What leadership quality do you need to improve most?
I caught up with one of my former clients recently and had a really nice chat. She told me about how work was going, about things with her family, about a new class she’d signed up for.
A few days later, she emailed to ask a favor.
“Please tell me one thing I’ve improved and one thing I need to improve.”
Based on our recent conversation, the first part was easy. During our sessions, which had ended several months earlier, she’d identified four things she wanted to work on, and how she wanted to work on them. I could see improvement in all those areas. The improvement was evident not just in what she told me during our recent conversation, but also in the way she talked about things.
What one thing did she need to improve? That question was more difficult.
In fact, it’s the wrong question.
I’m not her manager. I don’t work with her on a daily basis. I don’t see how her colleagues, management, or customers respond to how she shows up.
We hadn’t talked about new outcomes she might want to achieve. Did she want to exert more authority? Build more consensus? Have better balance? Get a promotion? Overcome departmental dysfunction? Have people like her more? Something else?
So, rather than answer her question, I turned it back on her: “I’d be curious to hear what you think you should improve on.”
But that felt like a copout, so I thought more and sent a reply that would be helpful with her self-improvement.
Self-awareness techniques can get you where you need to go
To over-simplify things, self-improvement comes in two flavors:
First is the kind that is contained. You can learn a skill, like how to balance a checkbook or how to plumb a bathroom sink or how to give a presentation. Once you’ve reached a level of mastery, you can continue repeating the task with relatively predictable results. And although these skills get rusty if you don’t keep using them, once you learn them you can recall them without too much trouble.
Second is the kind where “improvement” requires constant attention, recalibration, and self-awareness. For example, if you want to become a more empathetic leader, you can’t simply take a class, pass an exam, and receive your “empathetic leader” license.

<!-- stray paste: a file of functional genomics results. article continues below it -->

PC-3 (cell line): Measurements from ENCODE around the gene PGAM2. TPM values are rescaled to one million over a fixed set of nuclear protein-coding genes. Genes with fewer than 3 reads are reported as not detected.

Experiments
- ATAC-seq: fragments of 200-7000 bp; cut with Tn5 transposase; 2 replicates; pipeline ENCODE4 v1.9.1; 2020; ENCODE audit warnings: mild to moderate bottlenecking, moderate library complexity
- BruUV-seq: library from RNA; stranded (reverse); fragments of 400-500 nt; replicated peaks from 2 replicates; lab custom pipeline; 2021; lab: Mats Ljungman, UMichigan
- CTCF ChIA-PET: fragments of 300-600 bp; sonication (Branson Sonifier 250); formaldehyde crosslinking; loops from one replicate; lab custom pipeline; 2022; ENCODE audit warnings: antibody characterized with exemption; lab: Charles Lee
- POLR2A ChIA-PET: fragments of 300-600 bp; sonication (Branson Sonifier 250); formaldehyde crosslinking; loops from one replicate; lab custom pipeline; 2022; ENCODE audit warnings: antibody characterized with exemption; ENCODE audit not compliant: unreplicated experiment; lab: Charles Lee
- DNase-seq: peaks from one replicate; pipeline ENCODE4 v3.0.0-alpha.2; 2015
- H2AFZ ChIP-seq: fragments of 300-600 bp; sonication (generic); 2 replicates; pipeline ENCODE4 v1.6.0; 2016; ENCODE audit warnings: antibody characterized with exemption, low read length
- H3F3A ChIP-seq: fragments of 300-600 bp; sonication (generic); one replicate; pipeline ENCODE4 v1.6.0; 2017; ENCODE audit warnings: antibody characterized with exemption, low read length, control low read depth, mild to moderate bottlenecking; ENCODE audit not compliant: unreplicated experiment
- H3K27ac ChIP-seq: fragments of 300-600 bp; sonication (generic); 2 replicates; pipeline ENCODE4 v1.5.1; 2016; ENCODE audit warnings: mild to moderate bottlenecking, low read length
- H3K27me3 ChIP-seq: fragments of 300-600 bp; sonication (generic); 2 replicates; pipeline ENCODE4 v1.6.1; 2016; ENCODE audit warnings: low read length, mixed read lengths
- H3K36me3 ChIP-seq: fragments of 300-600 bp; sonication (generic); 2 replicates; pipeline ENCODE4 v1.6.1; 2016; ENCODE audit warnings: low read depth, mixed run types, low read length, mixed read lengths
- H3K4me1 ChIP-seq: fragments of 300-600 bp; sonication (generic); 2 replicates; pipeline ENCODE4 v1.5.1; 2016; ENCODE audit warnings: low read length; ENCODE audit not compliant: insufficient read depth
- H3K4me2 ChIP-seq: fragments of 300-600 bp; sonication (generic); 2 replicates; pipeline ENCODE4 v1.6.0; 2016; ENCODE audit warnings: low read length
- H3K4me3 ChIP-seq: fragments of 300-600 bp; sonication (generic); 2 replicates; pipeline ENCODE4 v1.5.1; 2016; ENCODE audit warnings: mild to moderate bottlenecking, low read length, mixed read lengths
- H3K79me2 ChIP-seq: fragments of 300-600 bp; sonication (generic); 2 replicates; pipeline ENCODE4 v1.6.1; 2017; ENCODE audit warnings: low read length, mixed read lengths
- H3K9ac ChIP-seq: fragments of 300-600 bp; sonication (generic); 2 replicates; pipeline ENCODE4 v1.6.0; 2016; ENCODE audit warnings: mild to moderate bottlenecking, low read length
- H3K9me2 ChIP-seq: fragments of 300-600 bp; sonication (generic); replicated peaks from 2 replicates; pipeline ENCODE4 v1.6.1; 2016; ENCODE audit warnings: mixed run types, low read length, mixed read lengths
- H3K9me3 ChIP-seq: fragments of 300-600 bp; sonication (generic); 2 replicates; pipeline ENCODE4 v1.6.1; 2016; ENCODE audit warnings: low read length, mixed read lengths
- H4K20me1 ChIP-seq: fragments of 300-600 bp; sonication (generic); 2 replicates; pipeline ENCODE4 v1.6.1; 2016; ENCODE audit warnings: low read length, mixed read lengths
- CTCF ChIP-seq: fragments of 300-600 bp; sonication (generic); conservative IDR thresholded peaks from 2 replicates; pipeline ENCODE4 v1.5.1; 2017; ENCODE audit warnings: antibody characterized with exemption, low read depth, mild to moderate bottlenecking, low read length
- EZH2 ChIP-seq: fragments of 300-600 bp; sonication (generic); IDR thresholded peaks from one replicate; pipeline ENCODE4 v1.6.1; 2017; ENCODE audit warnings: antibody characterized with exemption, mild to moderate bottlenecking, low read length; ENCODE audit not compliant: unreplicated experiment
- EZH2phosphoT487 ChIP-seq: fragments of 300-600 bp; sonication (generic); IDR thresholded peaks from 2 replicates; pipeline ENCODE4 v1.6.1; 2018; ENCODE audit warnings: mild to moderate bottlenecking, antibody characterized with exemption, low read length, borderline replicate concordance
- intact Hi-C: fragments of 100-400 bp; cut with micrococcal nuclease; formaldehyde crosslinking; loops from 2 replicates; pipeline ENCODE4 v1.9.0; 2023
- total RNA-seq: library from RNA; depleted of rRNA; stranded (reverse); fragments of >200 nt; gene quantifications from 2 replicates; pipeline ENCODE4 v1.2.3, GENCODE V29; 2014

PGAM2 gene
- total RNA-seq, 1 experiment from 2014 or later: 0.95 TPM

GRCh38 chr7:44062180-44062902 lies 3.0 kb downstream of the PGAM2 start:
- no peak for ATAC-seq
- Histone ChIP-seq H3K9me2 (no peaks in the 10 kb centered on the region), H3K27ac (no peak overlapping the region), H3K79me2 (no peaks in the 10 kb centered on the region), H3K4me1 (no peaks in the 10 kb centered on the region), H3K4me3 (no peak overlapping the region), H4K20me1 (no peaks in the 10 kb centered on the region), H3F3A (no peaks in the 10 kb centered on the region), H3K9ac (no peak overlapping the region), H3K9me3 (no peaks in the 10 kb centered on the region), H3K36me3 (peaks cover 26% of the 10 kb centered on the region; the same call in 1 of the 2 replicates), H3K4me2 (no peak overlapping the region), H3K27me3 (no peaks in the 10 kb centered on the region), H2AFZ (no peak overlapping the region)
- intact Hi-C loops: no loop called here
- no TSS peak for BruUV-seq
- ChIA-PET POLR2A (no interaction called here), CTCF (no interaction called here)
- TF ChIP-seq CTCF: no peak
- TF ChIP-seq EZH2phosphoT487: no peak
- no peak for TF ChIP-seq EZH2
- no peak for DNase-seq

Boom! You’re now an empathetic leader! Congratulations. You don’t have to worry about that again. Your employees will now love you.
While I’m sure someone will happily charge you a lot of money to give you an “empathetic leader” license, in reality such a license is about as meaningful as my online ordination.
I view this second kind of self-improvement a bit like sailing. Hear me out.
How do you become a better sailor?
It’s not hard to learn how to operate the various bits of a sailboat. How to raise the sails, adjust trim, move the tiller. But operating the parts of a sailboat is not the same as sailing.
Similarly, it’s not hard to learn techniques of being an empathetic leader. How to listen actively, how to use inclusive language, how to recognize microinequities. But using the techniques is not the same as leading empathetically.
To become a better sailor doesn’t mean being more efficient at pulling on a rope or grinding a winch. That may make you a better crew member, but it doesn’t make you a better sailor.
When you sail, you can pull and release the lines, move the tiller back and forth, tack and jibe, and even wear a fun captain’s hat, but you also need to do so much more. You need to be aware of the environment—changes in the wind and weather, patterns and anomalies in the waves, the effects of tides, other surface traffic and external threats, the depth of the water, the condition of your equipment, and much more. Tightening the jib or moving the tiller are necessary tasks, but there are so many other variables you need to understand in order to know how and when to do those things. Doing them poorly may slow you down, stop you completely, or even capsize the boat or run you into other dangers.